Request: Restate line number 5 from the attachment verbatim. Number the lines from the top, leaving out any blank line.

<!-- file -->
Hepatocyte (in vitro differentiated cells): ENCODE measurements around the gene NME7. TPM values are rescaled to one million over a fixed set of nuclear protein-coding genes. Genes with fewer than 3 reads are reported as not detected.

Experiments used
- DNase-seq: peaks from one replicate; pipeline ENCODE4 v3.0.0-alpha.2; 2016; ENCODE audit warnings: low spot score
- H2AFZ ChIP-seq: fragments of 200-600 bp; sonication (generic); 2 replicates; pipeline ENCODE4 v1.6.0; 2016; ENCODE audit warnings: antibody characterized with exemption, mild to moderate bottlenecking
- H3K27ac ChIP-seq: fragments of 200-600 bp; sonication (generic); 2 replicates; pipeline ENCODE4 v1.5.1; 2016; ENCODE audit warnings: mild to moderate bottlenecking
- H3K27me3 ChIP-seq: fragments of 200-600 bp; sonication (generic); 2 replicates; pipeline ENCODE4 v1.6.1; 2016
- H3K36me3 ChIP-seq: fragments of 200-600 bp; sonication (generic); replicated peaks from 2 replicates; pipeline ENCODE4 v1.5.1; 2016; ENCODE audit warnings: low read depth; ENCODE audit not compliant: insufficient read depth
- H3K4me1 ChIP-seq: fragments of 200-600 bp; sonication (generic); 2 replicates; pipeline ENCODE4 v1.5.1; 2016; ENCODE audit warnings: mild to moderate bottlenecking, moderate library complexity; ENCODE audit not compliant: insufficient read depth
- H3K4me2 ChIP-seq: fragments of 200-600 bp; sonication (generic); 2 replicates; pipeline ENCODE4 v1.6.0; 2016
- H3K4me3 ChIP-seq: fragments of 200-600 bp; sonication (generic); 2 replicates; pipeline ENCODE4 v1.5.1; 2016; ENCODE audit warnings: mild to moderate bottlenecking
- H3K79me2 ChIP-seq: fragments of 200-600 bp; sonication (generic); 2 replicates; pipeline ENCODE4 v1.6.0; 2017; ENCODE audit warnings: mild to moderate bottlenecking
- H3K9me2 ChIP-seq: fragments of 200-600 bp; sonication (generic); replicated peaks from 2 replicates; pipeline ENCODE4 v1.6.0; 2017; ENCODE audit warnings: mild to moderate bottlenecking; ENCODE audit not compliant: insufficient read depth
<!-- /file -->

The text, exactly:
- H3K27ac ChIP-seq: fragments of 200-600 bp; sonication (generic); 2 replicates; pipeline ENCODE4 v1.5.1; 2016; ENCODE audit warnings: mild to moderate bottlenecking